The death of a 14-year-old boy has stunned the small First Nation community of Waywayseecappo.
On Friday afternoon, the teen was riding his bike along the highway just west of the community when he was struck by a vehicle travelling in the same direction.
According to RCMP, the vehicle tried to swerve out of the way of the cyclist who swerved into the vehicle lane. After the unresponsive teen was transported to hospital, he was pronounced dead.
Troy Luhowy, principal of Waywayseecappo Community School said the teen’s passing in such a small community will make for a tragic start to the school year.
“He would have friends coming back and relatives,” he said.
“He would have cousins coming back and the Grade 7 kids were his friends, too. He’s friends with everyone there.”
Luhowy, who has been the principal of the school for four years, has already started preparation for counselling for the returning students as Labour Day quickly approaches.
The 64-year-old driver involved is also a Wayway resident, which has added to the area’s grief, Luhowy said.
The death has shaken the community of 2,500 people and two residents who were on scene after the incident were too grief-stricken to comment when the Sun reached out to them.
“Everyone’s stunned,” Luhowy said. “Everyone that I talked to is in disbelief.”
Meanwhile, the young man’s death has rehashed concerns about the safety of Highway 45 near Waywayseecappo.
Longtime band councillor Tim Cloud said the government made a pledge a number of years ago to make Highway 45 safer for pedestrians and cyclists on the road.
“(Then-Indian and Northern Affairs Minister Eric Robinson) made a commitment to have the highway that runs through Waywayseecappo to have some improvements done to Highway 45 where the boy was killed,” Cloud said. “He failed on his commitment to do that.”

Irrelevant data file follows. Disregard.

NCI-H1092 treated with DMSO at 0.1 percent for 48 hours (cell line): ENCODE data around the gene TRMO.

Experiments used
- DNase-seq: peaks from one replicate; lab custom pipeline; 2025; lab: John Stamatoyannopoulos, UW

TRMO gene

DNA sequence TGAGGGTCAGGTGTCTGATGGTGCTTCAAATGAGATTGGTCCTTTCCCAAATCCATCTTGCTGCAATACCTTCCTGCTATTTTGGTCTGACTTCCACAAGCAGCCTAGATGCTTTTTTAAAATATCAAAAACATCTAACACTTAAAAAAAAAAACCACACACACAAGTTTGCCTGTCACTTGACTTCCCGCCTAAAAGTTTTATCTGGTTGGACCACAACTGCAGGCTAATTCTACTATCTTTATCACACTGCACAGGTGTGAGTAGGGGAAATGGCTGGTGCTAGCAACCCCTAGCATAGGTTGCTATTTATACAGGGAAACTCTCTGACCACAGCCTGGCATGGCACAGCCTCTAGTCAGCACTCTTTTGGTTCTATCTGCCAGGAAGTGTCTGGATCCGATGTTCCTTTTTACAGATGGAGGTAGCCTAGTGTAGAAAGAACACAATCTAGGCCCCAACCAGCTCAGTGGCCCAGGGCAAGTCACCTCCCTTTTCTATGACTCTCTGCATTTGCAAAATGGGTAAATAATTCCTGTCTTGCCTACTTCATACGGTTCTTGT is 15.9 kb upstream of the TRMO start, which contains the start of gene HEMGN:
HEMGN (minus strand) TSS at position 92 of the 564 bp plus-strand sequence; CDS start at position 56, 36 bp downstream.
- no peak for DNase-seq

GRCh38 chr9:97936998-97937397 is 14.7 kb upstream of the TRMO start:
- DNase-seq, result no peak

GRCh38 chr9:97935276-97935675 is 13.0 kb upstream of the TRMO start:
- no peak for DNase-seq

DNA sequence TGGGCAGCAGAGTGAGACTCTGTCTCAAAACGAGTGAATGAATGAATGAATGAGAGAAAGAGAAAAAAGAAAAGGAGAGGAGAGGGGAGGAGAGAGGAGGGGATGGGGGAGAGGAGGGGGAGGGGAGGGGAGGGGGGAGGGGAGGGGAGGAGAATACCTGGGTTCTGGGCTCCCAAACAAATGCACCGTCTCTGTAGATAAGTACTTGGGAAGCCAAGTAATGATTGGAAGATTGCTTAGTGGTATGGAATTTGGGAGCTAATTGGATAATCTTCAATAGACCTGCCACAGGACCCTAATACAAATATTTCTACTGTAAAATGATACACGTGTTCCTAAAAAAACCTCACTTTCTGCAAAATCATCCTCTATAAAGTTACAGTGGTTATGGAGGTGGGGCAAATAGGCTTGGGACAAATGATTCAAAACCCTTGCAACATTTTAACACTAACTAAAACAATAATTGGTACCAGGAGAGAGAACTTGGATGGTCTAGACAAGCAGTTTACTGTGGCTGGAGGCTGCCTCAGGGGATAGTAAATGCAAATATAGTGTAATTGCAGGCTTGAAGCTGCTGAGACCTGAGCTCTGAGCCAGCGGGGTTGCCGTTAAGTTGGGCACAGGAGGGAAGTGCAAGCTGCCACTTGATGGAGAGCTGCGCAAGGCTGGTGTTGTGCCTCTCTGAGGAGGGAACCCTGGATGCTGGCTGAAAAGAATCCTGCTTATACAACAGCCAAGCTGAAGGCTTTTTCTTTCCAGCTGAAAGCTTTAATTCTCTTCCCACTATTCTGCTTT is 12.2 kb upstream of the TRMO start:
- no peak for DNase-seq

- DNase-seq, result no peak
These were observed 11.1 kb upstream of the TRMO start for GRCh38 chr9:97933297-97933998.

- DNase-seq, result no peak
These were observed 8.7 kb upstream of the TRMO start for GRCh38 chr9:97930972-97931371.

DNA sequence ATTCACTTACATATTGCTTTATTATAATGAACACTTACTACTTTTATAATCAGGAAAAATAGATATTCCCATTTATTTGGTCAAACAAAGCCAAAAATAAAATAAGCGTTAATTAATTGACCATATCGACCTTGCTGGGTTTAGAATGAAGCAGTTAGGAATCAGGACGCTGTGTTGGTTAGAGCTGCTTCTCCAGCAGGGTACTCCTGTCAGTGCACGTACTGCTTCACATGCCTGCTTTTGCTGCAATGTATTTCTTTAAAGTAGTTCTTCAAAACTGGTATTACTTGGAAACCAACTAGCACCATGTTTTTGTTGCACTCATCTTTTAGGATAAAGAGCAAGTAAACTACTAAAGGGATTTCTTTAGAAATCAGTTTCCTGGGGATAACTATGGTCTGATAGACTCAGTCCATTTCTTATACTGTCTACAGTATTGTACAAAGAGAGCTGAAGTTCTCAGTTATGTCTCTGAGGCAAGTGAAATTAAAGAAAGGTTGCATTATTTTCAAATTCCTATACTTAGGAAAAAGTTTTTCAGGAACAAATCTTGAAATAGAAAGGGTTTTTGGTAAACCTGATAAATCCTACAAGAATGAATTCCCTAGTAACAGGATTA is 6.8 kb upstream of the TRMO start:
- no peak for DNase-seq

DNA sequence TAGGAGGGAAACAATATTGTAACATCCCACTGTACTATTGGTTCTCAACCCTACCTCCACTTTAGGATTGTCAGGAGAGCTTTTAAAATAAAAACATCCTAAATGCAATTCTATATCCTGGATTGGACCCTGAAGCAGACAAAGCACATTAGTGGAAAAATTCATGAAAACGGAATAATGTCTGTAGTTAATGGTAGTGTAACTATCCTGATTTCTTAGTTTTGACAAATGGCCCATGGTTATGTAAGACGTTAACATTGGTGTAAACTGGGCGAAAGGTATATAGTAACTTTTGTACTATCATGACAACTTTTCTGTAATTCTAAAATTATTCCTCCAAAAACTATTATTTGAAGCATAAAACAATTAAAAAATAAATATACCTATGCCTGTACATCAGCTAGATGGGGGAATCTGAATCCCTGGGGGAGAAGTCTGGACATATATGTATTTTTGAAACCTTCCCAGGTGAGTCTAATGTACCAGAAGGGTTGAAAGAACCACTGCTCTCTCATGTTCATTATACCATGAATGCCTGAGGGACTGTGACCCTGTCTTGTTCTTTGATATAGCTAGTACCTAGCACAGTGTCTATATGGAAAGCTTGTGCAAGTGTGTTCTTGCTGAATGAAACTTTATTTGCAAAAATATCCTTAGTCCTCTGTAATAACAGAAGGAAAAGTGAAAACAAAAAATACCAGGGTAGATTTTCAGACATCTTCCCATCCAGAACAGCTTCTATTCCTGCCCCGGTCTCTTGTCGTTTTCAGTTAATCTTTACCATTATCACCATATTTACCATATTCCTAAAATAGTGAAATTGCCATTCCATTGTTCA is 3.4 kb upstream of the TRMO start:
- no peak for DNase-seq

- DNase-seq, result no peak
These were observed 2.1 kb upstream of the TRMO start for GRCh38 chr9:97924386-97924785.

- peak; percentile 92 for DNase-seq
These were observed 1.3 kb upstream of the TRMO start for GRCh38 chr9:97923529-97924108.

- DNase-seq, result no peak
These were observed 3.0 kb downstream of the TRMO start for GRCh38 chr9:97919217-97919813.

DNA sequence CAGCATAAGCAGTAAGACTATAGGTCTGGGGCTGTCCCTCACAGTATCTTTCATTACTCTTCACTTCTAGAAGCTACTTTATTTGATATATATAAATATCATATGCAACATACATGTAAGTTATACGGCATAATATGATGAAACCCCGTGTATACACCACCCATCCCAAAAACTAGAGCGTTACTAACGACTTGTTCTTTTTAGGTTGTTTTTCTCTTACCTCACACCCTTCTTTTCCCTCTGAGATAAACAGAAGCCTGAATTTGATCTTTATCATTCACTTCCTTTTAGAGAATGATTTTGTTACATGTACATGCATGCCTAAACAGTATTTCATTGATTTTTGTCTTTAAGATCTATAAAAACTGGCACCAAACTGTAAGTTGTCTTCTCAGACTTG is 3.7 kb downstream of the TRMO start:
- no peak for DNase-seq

Included in a provincial press release touting a $200-million infrastructure plan back in 2001, $700,000 was earmarked “for safety improvements to the intersection on PTH 45 at Waywayseecappo,” the release said.
There have been many fatalities since the commercial development began in the surrounding area, Cloud said.
“The more and more we develop, the more people are going to driving through there and walk through there.”
The highway running through the First Nation, which is heavily used by pedestrians and cyclists in the area to get to the rink and gas station, has a reduced speed limit.
“It’s sad, but things like this happen and this may have been prevented had the improvements been made,” Cloud said. “This is a young man, he should still be with us today, he had his whole life ahead of him.”
Alcohol is not considered a contributing factor in this latest incident as the investigation continued over the weekend and police did not release the name of the teen.
The pastor of the Waywayseecappo Gospel Church, Clinton Bird, sent a message out to the church’s Facebook group ahead of Sunday’s regular afternoon service.
“Prayers for the boy who passed away tragically in Wayway,” he wrote.
Republished from the Brandon Sun print edition August 26, 2013